Ink4-Arf locus in cancer and aging

Wiley Interdiscip Rev Dev Biol. Sep-Oct 2012;1(5):731-41. doi: 10.1002/wdev.40.


Three tumor suppressor genes at the small (<50 kb) INK4-ARF (CDKN2A/B) locus on human chromosome 9p21 coordinate a signaling network that depends on the activities of the retinoblastoma (RB) protein and the p53 transcription factor. Disruption of this circuitry, frequently by codeletion of INK4-ARF, is a hallmark of cancer, begging the question of why the intimate genetic linkage of these tumor suppressor genes has been maintained in mammals despite the risk of their coinactivation. The INK4-ARF locus is not highly expressed under normal physiologic conditions in young mammals, but its induction becomes more pronounced as animals age. Notably, INK4-ARF is actively silenced en bloc in embryonic, fetal, and adult stem cells but becomes poised to respond to oncogenic stress signals as stem cells lose their self-renewal capacity and differentiate, thereby providing a potent barrier to tumor formation. Epigenetic remodeling of the locus as a whole provides a mechanism for coordinating the activities of RB and p53. A hypothesis is that the INK4-ARF locus may have evolved to physiologically restrict the self-renewal capacities and numbers of stem and progenitor cells with the attendant consequence of limiting tissue regenerative capacity, particularly as animals age. Deletion of INK4-ARF contributes to the aberrant self-renewal capacity of tumor cells and occurs frequently in many forms of human cancer.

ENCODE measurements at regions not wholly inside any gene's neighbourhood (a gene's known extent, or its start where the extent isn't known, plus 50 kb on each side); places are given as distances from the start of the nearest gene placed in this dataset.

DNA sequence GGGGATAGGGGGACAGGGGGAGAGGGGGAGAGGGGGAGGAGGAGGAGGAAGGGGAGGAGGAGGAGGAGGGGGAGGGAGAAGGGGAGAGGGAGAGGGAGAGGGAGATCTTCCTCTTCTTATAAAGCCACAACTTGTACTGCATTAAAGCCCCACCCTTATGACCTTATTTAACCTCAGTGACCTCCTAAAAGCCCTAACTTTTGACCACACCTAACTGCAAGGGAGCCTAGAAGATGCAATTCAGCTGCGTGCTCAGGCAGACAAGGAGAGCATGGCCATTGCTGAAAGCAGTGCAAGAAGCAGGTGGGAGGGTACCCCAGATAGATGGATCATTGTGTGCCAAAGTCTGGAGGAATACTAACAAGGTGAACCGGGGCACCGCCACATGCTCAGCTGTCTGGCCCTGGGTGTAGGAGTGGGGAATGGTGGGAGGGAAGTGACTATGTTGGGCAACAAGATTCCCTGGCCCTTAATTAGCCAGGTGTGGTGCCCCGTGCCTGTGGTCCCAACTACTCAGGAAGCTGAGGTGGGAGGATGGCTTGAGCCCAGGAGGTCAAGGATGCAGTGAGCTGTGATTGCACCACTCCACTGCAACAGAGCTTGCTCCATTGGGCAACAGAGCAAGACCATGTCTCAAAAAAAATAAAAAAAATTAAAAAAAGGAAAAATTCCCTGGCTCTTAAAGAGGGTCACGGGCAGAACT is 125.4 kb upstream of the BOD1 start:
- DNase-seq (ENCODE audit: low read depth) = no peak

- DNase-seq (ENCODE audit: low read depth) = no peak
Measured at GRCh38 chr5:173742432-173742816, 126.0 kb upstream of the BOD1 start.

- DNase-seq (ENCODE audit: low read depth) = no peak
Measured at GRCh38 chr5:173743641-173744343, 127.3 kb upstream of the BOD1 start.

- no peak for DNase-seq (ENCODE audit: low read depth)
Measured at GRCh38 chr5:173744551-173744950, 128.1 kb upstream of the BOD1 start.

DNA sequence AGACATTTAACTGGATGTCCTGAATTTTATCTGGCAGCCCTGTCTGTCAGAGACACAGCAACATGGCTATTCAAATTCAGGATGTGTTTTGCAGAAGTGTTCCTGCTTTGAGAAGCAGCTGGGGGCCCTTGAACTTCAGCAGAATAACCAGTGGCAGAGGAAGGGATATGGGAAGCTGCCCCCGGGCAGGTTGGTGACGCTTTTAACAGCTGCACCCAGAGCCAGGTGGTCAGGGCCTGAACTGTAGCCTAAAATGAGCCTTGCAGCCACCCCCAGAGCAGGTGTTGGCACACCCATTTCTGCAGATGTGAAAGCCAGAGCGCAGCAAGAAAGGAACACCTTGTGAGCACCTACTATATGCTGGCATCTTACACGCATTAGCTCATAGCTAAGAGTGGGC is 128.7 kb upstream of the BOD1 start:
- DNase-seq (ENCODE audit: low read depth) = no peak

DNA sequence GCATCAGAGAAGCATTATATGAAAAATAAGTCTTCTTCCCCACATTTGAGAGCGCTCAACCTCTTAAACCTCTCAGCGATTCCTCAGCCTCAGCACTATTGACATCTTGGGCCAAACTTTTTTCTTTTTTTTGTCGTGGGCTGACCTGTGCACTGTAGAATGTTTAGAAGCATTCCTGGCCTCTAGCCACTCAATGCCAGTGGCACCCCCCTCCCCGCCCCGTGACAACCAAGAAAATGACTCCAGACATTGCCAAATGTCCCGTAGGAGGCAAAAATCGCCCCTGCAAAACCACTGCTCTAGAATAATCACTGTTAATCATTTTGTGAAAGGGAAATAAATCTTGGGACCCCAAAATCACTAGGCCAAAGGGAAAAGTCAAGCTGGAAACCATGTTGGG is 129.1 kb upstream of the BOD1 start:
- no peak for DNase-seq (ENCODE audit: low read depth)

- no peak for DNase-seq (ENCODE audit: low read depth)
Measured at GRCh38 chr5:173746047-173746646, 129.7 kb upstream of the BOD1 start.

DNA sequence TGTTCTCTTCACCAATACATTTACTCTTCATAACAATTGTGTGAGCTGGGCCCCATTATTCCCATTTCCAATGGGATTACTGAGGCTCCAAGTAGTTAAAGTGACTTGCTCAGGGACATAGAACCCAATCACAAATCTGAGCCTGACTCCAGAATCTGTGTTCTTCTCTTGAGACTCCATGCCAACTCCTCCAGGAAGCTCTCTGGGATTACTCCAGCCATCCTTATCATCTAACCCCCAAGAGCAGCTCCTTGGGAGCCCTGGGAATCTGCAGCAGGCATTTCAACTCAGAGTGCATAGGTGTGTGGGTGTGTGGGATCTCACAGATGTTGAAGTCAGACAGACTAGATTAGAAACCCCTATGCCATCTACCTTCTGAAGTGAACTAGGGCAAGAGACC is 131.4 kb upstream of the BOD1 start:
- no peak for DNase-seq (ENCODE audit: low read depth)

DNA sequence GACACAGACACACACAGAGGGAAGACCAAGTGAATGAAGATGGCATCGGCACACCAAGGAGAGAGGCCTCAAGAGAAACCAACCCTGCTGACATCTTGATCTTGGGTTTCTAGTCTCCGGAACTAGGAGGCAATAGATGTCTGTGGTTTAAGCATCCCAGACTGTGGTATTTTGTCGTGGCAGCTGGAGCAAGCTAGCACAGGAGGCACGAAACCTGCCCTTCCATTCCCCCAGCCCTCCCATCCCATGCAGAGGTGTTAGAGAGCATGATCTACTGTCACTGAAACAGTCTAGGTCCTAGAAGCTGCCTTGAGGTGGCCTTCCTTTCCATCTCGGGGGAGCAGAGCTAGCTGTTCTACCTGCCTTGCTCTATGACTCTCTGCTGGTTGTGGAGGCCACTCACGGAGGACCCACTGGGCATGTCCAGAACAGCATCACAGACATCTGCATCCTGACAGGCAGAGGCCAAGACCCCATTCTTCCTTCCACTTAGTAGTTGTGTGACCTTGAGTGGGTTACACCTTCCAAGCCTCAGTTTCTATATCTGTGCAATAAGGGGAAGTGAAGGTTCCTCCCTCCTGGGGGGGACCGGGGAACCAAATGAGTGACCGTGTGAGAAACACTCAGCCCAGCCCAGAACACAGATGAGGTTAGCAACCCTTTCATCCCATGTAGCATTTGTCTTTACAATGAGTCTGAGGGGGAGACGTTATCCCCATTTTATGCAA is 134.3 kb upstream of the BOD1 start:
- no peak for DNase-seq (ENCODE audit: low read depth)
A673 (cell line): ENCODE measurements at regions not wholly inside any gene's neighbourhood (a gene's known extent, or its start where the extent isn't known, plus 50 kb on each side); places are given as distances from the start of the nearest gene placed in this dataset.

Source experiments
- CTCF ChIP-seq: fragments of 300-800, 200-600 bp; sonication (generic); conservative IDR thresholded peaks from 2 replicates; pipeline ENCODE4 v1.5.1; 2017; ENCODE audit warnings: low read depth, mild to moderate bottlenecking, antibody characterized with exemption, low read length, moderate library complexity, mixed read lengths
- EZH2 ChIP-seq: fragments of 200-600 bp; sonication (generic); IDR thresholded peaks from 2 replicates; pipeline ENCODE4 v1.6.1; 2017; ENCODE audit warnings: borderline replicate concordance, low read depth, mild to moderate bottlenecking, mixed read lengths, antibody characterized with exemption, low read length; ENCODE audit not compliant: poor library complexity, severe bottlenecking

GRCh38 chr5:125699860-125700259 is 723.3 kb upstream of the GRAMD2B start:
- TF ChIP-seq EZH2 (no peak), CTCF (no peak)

Publication types

  • Research Support, Non-U.S. Gov't

MeSH terms

  • Aging / genetics*
  • Aging / pathology
  • Animals
  • Cyclin-Dependent Kinase Inhibitor p16 / genetics*
  • Epigenesis, Genetic / genetics*
  • Gene Deletion
  • Humans
  • Neoplasms / genetics*
  • Neoplasms / pathology
  • Retinoblastoma Protein
  • Tumor Suppressor Protein p53 / genetics


  • Cyclin-Dependent Kinase Inhibitor p16
  • Retinoblastoma Protein
  • Tumor Suppressor Protein p53